Well that’s all right then. Surprised you even called. In fact, next time somebody gets, say, stuck in the toilet, please don’t call.
NURSERY WORKER: Your son locked himself in the toilet and won’t open the door or talk to us. We are worried he may have fainted.
MUM: Are you sure? I could have sworn he was on the sofa in the living room with me.
NURSERY: You ARE John’s mummy, aren’t you?
NURSERY: And he’s not in today?
MUM: Nope and he hasn’t been since Tuesday.
NURSERY: See, that’s what I thought. But the other children said he was in there. So who is that in the toilet?
Answer? Nobody. The door was just stuck. But you can’t always blame the school staff I suppose.
The school nurse called to tell me that my son (9) was playing pocket billiards. In my inability to say something constructive, I declared that he was just like his father. . I never heard from her again .
And there isn’t time to check medical notes in a crisis.
SCHOOL SECRETARY: Mrs M, we have your son here (7). His asthma is troubling him and he doesn’t have his inhaler with him. Could you come and collect him please?
MUM: He doesn’t HAVE asthma?!
SEC: Oh, hang on a minute, sorry… <goes off, then returns> …Mrs M, I’m very sorry. He’s been running around the field, got out of breath and seems to have self diagnosed!
And how are nursery staff supposed to react when they get this kind of response when phoning a parent?
Sometimes in my job I have to divert my mobile to my fab secretary and she relayed this conversation to me after my son fell and bit his lip …
NURSERY: Hello, is that Mrs Pushka?
SECRETARY: No, she is in Court this afternoon. Who is calling?
NURSERY: It is Nursery here. Is she likely to be long?
SEC: Not sure. It is for sentencing today. Can I help?
NURSERY (hand over phone to colleague): OhMyGod, Mrs Pushka could be going to prison, should I call Social Services? Or should it be the police?
SEC (yelling): HELLO… NO NEED… REALLY… HELLO…
And there are some calls made that have only one redeeming feature – that at least the messages were not put in writing. (For the school’s benefit that is.)
HEAD: Please don’t sue the school.
MUM: Why? What’s happened?
HEAD: A teacher grabbed your son from the 3rd floor banister as he was walking along it. It scared the teacher. He thought your son might fall.
MUM: Why was my son out of his classroom?
HEAD: As your son has severe ADHD (attention deficit hyperactivity disorder), we can’t cope with him and we put him outside every lesson to run his energy off.
MUM: How long has this been going on for?
HEAD: Two years. But we have now decided to send him home four days a week so he doesn’t get that bored again.
You what? Gobsmacked. And this sounds naughty:
SCHOOL: Hello Mrs S. I’m just phoning because we have Ofsted (school inspectors) in today and tomorrow, and were wondering if you would like to keep your son at home?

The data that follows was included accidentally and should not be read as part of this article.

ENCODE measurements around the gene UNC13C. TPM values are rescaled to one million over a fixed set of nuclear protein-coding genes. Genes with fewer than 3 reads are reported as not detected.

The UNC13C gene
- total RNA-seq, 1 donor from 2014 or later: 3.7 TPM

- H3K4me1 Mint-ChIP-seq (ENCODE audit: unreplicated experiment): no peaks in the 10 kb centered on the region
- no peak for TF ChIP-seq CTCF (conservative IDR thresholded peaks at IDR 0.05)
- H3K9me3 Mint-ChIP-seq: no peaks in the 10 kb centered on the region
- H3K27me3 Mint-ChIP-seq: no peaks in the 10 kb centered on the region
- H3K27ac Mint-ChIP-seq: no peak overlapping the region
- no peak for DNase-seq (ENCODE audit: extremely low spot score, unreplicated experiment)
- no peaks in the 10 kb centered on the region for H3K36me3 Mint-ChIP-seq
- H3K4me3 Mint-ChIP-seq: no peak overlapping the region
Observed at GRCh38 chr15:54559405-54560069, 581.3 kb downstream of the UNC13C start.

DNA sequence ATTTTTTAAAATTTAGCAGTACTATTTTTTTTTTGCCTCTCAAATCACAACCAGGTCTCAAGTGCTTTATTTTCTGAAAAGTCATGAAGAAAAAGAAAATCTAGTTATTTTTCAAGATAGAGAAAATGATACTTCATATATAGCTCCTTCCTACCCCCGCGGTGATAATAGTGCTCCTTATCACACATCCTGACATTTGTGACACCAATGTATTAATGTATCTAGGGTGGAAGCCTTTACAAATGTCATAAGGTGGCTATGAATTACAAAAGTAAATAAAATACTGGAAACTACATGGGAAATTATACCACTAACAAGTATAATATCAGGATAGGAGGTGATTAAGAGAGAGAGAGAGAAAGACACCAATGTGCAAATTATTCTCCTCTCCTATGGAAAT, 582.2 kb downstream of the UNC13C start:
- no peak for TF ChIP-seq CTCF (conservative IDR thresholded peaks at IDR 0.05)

Just remembered that there may be some teachers reading this. So before you give me double detention or worse – call my parents – I think teachers are great – including…
- my Mum
- my sister
- my Granny
- and the exemplary paragons in my village.
- There is one seriously dodgy teacher I know – but I’ll be revealing that person’s identity on the Lessons from Teachers & Twits blog sometime soon.
And also in my defence, here are two tales from from the teachers and admin side – just below this punchy video about teachers starring Taylor Mali.
You see? I think teachers and school admin staff are great – honest. They made me the creeping sycophant I am today. And they have good stories like this one:
I once had to make an awkward call to a parent: “It seems that your son has brought handcuffs into school. He has chained a classmate’s hands together. Could you possibly get here with the key?”
Worse still, the headteacher had just finished escorting prospective parents around the school and was just finishing his spiel about how unacceptable behaviour was dealt with promptly and seriously – only to be confronted by a tearful seven year old girl sitting outside the school office in cuffs.
And the poor teaching and admin staff have to put up with parents like this:
The day my son started school, he came out crying with his new friend. I asked what was wrong. He told me his friend had bought balloons into school and they had been blowing them up at lunchtime. His friend was crying because he had taken them from his Mum’s drawer and would be in trouble. “Okay, where are they”, I asked. “I’ll say they are mine and get them back.” I went to the headteacher and asked for them back. She handed me a large box of condoms and said: “I don’t think these are yours.” I was 8 months pregnant at the time.
Happy as always to get your comments, but just leave them here – no point in calling me, the phone will be off the hook. I’m not answering – just in case.